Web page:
Volume 43 - Article 31 | Pages 929–968

An extended evaluation of the weathering hypothesis for birthweight

By Samuel Fishman

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Date received:17 Mar 2020
Date published:16 Sep 2020
Word count:5215
Keywords:birth weight, fertility, maternal age, nativity, race/ethnicity, weathering


Background: Prior weathering research finds that US-born Black women experience more rapidly deteriorating birthweight outcomes at older ages than US-born White women.

Objective: The present study extends this literature by evaluating maternal age–birthweight associations across a variety of racial/ethnic-nativity groups.

Methods: Race/ethnicity-nativity stratified average marginal effects of maternal age on low and very low birthweight are estimated using data from 2014 through 2018 US cohort natality files.

Results: Older maternal ages at birth are associated with higher probabilities of low and very low birthweight for most racial/ethnic-nativity groups. Consistent with the weathering hypothesis, birth at older maternal ages (e.g., 30‒34 or 40+) is more predictive of low and very low birthweight for US-born Black, American Indian/Alaskan Native, and US-born Mexican American women than for US-born Whites. In contrast, some foreign-born populations exhibit relatively weak relationships between maternal age and low birthweight, suggesting the role of healthy immigrant selection.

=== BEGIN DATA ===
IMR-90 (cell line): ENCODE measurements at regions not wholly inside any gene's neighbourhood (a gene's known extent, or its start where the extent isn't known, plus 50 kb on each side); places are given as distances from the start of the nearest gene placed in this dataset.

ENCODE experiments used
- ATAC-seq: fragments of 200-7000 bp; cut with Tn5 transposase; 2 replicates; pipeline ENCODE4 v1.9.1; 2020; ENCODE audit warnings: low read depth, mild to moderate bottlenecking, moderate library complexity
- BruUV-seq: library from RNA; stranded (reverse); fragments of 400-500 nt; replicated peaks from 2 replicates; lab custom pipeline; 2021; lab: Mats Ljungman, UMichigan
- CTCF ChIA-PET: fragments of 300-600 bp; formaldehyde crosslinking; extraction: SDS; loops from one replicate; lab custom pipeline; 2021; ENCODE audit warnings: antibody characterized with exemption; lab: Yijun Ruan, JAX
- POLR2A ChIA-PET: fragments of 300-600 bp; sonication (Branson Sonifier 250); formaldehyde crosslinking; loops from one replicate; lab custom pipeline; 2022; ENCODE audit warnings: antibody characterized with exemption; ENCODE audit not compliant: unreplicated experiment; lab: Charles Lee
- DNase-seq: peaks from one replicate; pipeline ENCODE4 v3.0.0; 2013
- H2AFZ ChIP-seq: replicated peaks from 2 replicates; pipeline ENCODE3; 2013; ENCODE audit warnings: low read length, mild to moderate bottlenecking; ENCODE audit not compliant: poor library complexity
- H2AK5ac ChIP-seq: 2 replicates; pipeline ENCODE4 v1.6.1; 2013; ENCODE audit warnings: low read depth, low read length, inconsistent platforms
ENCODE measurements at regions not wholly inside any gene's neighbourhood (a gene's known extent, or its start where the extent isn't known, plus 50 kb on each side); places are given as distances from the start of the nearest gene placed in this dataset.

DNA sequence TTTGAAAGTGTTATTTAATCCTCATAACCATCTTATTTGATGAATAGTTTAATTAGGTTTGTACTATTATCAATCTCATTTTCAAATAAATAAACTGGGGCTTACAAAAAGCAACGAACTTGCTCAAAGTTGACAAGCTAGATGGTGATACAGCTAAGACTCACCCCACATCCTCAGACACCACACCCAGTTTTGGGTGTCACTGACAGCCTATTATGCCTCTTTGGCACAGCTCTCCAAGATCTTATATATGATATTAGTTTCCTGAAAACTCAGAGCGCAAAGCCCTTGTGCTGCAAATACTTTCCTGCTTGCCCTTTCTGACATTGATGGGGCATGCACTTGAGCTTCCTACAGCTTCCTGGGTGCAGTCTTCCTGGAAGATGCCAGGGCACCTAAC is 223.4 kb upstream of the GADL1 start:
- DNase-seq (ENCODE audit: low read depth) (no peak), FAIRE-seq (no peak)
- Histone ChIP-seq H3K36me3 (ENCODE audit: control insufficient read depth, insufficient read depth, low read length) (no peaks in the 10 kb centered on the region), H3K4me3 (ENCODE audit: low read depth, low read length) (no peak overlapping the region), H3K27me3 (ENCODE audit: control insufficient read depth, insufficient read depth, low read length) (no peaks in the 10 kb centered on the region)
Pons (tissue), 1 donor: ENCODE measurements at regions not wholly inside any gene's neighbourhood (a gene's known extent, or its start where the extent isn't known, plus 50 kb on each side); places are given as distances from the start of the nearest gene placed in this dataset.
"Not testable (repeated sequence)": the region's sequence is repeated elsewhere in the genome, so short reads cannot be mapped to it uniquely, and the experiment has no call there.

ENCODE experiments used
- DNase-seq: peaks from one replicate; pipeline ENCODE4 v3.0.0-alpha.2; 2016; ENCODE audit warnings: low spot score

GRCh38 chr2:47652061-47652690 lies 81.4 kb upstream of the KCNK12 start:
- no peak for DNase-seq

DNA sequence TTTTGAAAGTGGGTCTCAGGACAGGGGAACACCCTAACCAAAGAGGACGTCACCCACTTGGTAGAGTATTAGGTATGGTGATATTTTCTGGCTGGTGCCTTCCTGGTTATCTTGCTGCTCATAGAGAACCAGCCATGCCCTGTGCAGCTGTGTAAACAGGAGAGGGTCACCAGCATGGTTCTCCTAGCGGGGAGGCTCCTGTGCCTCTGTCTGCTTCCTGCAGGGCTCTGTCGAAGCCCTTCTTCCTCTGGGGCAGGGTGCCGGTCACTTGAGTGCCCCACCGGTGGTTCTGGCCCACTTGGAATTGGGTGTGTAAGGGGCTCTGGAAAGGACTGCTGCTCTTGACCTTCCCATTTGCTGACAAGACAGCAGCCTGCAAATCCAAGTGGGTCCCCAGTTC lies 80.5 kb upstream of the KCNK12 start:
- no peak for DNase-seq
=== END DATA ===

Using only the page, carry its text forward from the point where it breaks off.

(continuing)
Contribution: Some disadvantaged racial/ethnic-nativity groups ‒ US-born Black, American Indian/Alaskan Native, and US-born Mexican American women ‒ exhibit more rapid increases in the risk of low birthweight at older maternal ages than US-born White women. These patterns are consistent with the weathering hypothesis. Future research may benefit from using linked family data and sibling modeling approaches to estimate causal models of weathering.

Author's Affiliation

Samuel Fishman - Duke University, United States of America [Email]

Other articles by the same author/authors in Demographic Research

» The persistent southern disadvantage in US early life mortality, 1965‒2014
Volume 42 - Article 11

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